Special note: Make sure to exclude website visitors from these campaigns to ensure we're only targeting those who have not visited our site yet.

3. Retargeting

If we lived in a world where everyone who clicked on an ad immediately purchased from us, there'd be no need for guides like this. For those of us living in this plane of existence, retargeting is the much-needed next step of the funnel.

At this step, we want to target those who have visited our website (or viewed our lead form for lead gen advertisers) but have not yet purchased (or become a lead) and convince them to do just that. You can do this by creating a custom audience based on:

☑️ Website visitors who have viewed your store page (exclude those who purchased)

☑️ Those who have viewed your lead form or landing page (exclude those who have filled it out)

☑️ Using product catalog retargeting with Dynamic Product Ads (again, excluding purchasers)

☑️ People who added items to their cart (excluding those who purchased)

Fun fact 🤓: Retargeting can increase conversion rates by up to 150%!

So, given that you’re trying to go for gold and make a sale, you should be offering your best discounts and products. Try combining free shipping, coupons, or even free items with your ads to make the offer irresistible.4.

4. Retention

The easiest customer to sell to is one who has already purchased from you in the past—which is coincidentally the next stage of the funnel.

In the retention stage, we can use the product purchase information we already have from customers to cross-sell or upsell relevant products or services that will add value to their previous purchases.

For example, if a customer has just purchased a mobile device from you, you can use these campaigns to advertise a carrying case or other related accessories.

Here you can use:

☑️ Email list custom audiences based on current customers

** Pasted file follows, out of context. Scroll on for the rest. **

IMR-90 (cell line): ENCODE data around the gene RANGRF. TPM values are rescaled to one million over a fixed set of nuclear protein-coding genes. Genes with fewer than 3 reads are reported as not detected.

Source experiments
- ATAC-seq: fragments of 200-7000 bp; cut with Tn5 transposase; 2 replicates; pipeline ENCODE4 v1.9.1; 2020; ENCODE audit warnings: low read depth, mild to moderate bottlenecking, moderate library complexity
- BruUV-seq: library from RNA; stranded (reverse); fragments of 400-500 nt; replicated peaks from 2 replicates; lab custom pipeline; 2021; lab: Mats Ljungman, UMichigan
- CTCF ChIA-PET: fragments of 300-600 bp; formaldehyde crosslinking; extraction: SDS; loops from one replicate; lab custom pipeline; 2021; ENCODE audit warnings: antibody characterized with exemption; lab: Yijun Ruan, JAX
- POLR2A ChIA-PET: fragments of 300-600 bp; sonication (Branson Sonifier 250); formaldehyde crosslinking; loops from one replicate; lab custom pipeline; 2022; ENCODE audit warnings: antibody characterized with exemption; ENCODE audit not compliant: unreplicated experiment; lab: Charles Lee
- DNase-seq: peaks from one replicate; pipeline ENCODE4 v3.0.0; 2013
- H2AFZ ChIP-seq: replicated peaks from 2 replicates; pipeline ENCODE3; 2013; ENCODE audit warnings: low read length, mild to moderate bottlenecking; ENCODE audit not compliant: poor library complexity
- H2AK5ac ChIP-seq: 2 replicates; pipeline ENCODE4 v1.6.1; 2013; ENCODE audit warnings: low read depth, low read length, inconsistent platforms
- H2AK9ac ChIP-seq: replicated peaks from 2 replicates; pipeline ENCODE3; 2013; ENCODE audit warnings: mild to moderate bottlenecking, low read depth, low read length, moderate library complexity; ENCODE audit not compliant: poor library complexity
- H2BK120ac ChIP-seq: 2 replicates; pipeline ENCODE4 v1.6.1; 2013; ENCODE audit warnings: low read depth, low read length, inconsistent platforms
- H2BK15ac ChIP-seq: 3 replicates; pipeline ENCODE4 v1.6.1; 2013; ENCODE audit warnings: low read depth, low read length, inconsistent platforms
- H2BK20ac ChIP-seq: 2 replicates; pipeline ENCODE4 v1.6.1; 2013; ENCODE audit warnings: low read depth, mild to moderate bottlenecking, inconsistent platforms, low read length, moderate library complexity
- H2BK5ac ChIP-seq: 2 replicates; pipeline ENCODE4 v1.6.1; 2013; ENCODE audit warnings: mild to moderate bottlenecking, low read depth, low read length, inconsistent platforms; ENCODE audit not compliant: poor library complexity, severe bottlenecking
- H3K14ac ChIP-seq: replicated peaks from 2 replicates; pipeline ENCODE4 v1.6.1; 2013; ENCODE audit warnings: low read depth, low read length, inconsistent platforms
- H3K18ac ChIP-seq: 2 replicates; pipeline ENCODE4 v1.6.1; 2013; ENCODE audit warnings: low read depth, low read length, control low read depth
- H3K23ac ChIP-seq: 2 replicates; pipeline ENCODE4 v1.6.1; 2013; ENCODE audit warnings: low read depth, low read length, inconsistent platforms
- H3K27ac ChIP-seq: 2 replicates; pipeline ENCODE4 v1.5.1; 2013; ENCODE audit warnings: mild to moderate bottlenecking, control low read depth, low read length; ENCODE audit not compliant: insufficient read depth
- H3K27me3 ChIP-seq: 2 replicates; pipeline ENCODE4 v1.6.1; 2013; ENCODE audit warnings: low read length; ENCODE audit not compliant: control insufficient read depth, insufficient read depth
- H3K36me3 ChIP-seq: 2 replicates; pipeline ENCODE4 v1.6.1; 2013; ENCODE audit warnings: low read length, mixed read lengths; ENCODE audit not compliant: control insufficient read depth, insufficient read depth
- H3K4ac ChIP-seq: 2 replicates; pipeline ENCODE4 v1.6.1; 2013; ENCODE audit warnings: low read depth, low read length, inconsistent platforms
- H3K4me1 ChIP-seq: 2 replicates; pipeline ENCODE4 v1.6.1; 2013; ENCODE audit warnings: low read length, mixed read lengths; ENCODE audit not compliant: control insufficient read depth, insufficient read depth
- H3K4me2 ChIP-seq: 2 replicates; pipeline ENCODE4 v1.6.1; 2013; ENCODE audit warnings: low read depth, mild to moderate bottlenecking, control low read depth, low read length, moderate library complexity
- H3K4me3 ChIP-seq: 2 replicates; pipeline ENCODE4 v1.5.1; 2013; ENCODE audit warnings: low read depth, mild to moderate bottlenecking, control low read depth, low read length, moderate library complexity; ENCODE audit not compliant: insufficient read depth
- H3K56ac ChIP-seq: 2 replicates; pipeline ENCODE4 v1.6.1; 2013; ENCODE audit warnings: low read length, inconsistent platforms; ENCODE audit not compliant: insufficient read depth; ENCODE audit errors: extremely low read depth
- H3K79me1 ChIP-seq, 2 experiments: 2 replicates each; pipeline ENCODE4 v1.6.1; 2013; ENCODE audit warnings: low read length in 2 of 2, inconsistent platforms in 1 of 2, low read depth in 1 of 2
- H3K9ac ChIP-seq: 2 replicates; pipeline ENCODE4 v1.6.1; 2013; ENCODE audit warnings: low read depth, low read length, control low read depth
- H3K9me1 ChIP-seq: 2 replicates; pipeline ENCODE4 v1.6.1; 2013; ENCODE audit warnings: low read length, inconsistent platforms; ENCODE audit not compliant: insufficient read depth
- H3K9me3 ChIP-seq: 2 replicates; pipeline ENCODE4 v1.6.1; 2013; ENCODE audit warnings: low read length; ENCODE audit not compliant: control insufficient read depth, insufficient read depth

☑️ Website custom audiences of those who have completed the purchase event

☑️ Product catalog retargeting focused on those who have already purchased

As for the best creative angle, the answer is pretty simple for eCommerce advertisers - Dynamic Product Ads. By combining the power of your product catalogs with their retargeting abilities, Facebook can automatically suggest relevant products for you instead of having to create a specific campaign for every product you have.

Audience type optimization

After you have your funnel up and running, you can then start analyzing and optimizing each of the audiences you’ve set up. You can start by reviewing the performance of the audience types you’re already using to get a general baseline.

When you do this audit, remember to only analyze and optimize audience types in the same stage of the funnel. For example, don’t compare the ROAS of a prospecting audience to that of a retargeting one, as they cover completely different segments and goals.

Unfortunately, Facebook doesn’t make analyzing the audiences very simple or intuitive. The best way I’ve found to view these audience types side by side is to use naming conventions that reflect my audience types. You can then view this data inside Meta Ads Manager:

Meta Ads Manager ad sets

Unfortunately, if you have different campaigns using the same audience type, you’d need to combine their results to accurately judge them against the others.

If you have a Madgicx account, you can view the data on each of your audiences from every campaign inside Targeting Insights.

Madgicx Targeting Insights full funnel

You’ll also be able to see how much these audiences have spent, the ROAS, Cost per Purchase, and Outbound CTR all in one place. If all that wasn’t enough, you’ll be able to see performance trends over time in the Performance Overview column.

Once you’re ready, you can then start creating different audience types to test them against each other at each stage. Then you’re able to scale your campaigns better based on those results. If you find that interest targeting is working better than lookalikes, for example, then you could focus on those audiences and reduce or even pause the budget of the other audience types to focus on what drives the best results.

Consider creating some of these tests when setting up your campaigns:


  • Interest targeting vs. lookalike audiences
  • Lookalike audience percentages (1%, 2%, 5%, 10%)


  • Video watchers vs. page fans
  • Video watchers of specific view percentages (95% viewed vs. 75% viewed, etc.)


  • 30-day vs. 60-day website visitors
  • Visitors who have shown higher intention (added items to their cart, added payment info, etc.)


  • Product catalog sets
  • Upsell vs cross-sell targeting

Facebook doesn’t feature the ability to use pre-made audience templates, so you’ll need to create these different audiences on your own.

If you want to spare yourself hours of work (and headaches), Audience Launcher features 100+ audience templates that you can use to create these segments in just a few clicks.

Audience Launcher_4th Section

After you’ve launched your tests, you can wait for the data to roll in and repeat the process until you find the perfect funnel combination for your business.